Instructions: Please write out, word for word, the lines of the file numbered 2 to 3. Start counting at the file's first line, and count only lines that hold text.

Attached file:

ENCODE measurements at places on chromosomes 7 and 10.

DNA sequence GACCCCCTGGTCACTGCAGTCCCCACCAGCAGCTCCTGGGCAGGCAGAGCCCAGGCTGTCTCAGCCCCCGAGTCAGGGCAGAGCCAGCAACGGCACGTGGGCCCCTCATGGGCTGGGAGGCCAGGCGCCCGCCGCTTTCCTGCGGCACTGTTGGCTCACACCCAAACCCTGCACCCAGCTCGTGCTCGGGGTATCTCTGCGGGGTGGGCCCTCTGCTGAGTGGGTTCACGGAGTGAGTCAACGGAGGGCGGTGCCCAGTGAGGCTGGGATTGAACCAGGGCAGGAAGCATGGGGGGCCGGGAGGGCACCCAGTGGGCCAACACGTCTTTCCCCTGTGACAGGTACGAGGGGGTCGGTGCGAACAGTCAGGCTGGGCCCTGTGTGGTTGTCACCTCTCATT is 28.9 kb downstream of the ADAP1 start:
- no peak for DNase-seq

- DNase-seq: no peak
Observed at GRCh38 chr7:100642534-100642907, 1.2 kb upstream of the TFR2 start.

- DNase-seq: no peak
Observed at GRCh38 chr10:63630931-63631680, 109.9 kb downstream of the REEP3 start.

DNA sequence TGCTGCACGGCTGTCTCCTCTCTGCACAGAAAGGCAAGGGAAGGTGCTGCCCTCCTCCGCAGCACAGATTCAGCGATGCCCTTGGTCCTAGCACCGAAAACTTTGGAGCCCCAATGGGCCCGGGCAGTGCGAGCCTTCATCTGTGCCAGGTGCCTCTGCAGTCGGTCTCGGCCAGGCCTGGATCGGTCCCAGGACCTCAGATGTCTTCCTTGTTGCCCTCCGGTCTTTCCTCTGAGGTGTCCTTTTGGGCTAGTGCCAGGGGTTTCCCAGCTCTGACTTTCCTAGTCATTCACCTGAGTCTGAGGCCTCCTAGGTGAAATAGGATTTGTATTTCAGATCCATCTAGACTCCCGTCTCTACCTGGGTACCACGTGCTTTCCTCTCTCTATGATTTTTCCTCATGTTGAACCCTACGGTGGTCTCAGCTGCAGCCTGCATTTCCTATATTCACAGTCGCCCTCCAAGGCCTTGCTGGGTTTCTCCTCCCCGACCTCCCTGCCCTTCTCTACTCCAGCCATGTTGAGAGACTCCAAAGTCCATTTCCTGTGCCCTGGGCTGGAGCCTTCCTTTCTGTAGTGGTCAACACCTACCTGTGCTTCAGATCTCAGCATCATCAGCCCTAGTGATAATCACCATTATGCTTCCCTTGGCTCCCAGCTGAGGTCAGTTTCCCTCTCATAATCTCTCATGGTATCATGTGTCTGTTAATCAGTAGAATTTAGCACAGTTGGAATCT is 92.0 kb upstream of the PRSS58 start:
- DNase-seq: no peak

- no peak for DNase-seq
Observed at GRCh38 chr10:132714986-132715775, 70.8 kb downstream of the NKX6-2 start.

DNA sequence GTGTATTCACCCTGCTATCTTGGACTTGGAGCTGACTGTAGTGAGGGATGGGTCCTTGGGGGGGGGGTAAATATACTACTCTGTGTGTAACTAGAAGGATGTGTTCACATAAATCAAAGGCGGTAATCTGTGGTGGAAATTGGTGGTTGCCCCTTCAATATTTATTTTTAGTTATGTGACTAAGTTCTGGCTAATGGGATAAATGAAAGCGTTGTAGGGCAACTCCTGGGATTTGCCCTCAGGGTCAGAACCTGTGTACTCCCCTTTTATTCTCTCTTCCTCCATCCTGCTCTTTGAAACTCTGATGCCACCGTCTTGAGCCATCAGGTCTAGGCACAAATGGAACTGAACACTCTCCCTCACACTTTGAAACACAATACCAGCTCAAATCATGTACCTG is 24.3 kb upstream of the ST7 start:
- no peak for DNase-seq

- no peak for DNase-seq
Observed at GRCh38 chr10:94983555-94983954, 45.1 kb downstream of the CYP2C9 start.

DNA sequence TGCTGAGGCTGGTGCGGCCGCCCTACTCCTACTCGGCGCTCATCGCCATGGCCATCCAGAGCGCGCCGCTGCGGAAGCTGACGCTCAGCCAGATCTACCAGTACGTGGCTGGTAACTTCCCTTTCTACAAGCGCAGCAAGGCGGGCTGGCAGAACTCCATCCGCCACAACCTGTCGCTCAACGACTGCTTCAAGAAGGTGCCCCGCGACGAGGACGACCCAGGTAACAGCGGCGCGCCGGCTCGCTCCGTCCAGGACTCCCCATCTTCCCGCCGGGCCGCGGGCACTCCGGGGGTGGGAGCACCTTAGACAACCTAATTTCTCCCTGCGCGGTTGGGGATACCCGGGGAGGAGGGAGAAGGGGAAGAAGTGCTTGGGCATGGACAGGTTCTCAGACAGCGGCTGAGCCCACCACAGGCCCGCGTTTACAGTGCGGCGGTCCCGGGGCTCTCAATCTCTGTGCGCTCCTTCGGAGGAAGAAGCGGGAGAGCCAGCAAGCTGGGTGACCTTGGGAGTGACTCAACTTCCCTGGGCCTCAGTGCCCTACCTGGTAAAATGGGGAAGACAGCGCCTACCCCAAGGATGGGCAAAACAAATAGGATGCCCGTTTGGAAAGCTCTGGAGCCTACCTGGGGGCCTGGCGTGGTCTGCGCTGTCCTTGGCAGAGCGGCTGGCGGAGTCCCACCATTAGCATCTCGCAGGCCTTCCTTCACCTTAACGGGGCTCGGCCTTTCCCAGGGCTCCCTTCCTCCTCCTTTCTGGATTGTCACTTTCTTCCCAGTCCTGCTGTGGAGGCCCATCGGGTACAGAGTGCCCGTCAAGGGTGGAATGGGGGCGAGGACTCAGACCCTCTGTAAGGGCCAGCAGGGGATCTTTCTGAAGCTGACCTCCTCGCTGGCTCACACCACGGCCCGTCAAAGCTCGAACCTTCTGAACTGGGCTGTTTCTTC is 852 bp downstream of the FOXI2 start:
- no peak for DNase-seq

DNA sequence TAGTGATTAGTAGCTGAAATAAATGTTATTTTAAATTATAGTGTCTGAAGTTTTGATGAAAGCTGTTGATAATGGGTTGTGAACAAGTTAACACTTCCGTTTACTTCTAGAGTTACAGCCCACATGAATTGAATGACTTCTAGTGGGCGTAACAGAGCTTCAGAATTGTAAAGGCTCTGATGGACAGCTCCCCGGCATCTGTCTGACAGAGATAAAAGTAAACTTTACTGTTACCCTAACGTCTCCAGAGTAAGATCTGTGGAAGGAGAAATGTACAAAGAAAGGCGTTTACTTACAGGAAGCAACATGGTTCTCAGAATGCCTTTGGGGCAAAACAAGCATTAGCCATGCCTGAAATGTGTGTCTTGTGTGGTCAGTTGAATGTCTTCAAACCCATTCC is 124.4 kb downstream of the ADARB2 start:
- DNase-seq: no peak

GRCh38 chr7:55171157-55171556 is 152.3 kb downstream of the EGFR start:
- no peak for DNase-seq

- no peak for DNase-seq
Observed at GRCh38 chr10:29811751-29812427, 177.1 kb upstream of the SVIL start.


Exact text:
DNA sequence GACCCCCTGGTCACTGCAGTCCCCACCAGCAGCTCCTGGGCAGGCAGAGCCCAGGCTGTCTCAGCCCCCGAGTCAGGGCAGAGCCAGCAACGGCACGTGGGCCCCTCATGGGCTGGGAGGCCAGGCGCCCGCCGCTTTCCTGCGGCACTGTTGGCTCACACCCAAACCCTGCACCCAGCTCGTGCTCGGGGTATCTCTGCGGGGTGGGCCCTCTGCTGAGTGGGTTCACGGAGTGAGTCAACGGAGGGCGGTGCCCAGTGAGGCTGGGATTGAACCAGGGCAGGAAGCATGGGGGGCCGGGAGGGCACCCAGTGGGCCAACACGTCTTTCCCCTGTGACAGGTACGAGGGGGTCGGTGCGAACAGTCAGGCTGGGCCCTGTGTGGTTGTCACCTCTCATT is 28.9 kb downstream of the ADAP1 start:
- no peak for DNase-seq